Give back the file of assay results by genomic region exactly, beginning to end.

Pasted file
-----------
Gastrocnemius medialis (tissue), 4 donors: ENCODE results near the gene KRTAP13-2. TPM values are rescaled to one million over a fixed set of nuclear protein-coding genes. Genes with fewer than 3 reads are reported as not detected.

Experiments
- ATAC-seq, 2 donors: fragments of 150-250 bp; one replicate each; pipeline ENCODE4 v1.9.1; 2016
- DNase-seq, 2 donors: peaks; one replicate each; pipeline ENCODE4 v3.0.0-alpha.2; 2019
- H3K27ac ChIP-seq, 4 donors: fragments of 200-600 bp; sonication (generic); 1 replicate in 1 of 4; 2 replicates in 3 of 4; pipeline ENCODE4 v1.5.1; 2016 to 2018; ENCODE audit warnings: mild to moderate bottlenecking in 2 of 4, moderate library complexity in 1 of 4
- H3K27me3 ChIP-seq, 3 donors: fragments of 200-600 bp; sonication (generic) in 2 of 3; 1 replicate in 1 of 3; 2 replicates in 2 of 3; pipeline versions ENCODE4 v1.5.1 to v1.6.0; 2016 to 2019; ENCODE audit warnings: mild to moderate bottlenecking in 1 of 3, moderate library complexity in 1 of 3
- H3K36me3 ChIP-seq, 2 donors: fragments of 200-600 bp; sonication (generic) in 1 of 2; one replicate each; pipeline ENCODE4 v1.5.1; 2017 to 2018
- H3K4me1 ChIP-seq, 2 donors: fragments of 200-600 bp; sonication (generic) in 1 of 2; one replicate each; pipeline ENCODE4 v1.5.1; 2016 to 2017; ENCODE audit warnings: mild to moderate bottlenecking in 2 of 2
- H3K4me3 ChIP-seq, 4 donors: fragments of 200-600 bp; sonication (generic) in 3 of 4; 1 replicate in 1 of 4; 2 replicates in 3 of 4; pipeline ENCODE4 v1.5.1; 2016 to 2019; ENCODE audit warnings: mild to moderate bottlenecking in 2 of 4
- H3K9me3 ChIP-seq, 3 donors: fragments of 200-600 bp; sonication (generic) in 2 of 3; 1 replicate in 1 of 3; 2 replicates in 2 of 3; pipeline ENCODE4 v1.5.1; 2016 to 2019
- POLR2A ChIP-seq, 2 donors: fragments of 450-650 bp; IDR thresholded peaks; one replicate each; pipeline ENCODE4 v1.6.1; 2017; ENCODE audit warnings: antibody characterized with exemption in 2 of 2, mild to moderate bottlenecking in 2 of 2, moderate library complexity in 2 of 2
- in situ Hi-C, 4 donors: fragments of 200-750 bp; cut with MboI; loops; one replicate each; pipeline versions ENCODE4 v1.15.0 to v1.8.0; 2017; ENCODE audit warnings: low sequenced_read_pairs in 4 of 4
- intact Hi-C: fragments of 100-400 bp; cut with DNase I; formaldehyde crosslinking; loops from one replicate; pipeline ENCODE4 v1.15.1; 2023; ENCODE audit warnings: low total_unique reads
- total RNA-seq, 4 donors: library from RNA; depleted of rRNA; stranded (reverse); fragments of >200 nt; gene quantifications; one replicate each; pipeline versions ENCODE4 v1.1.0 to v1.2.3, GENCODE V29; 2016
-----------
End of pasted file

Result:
Gastrocnemius medialis (tissue), 4 donors: ENCODE results near the gene KRTAP13-2. TPM values are rescaled to one million over a fixed set of nuclear protein-coding genes. Genes with fewer than 3 reads are reported as not detected.

Experiments
- ATAC-seq, 2 donors: fragments of 150-250 bp; one replicate each; pipeline ENCODE4 v1.9.1; 2016
- DNase-seq, 2 donors: peaks; one replicate each; pipeline ENCODE4 v3.0.0-alpha.2; 2019
- H3K27ac ChIP-seq, 4 donors: fragments of 200-600 bp; sonication (generic); 1 replicate in 1 of 4; 2 replicates in 3 of 4; pipeline ENCODE4 v1.5.1; 2016 to 2018; ENCODE audit warnings: mild to moderate bottlenecking in 2 of 4, moderate library complexity in 1 of 4
- H3K27me3 ChIP-seq, 3 donors: fragments of 200-600 bp; sonication (generic) in 2 of 3; 1 replicate in 1 of 3; 2 replicates in 2 of 3; pipeline versions ENCODE4 v1.5.1 to v1.6.0; 2016 to 2019; ENCODE audit warnings: mild to moderate bottlenecking in 1 of 3, moderate library complexity in 1 of 3
- H3K36me3 ChIP-seq, 2 donors: fragments of 200-600 bp; sonication (generic) in 1 of 2; one replicate each; pipeline ENCODE4 v1.5.1; 2017 to 2018
- H3K4me1 ChIP-seq, 2 donors: fragments of 200-600 bp; sonication (generic) in 1 of 2; one replicate each; pipeline ENCODE4 v1.5.1; 2016 to 2017; ENCODE audit warnings: mild to moderate bottlenecking in 2 of 2
- H3K4me3 ChIP-seq, 4 donors: fragments of 200-600 bp; sonication (generic) in 3 of 4; 1 replicate in 1 of 4; 2 replicates in 3 of 4; pipeline ENCODE4 v1.5.1; 2016 to 2019; ENCODE audit warnings: mild to moderate bottlenecking in 2 of 4
- H3K9me3 ChIP-seq, 3 donors: fragments of 200-600 bp; sonication (generic) in 2 of 3; 1 replicate in 1 of 3; 2 replicates in 2 of 3; pipeline ENCODE4 v1.5.1; 2016 to 2019
- POLR2A ChIP-seq, 2 donors: fragments of 450-650 bp; IDR thresholded peaks; one replicate each; pipeline ENCODE4 v1.6.1; 2017; ENCODE audit warnings: antibody characterized with exemption in 2 of 2, mild to moderate bottlenecking in 2 of 2, moderate library complexity in 2 of 2
- in situ Hi-C, 4 donors: fragments of 200-750 bp; cut with MboI; loops; one replicate each; pipeline versions ENCODE4 v1.15.0 to v1.8.0; 2017; ENCODE audit warnings: low sequenced_read_pairs in 4 of 4
- intact Hi-C: fragments of 100-400 bp; cut with DNase I; formaldehyde crosslinking; loops from one replicate; pipeline ENCODE4 v1.15.1; 2023; ENCODE audit warnings: low total_unique reads
- total RNA-seq, 4 donors: library from RNA; depleted of rRNA; stranded (reverse); fragments of >200 nt; gene quantifications; one replicate each; pipeline versions ENCODE4 v1.1.0 to v1.2.3, GENCODE V29; 2016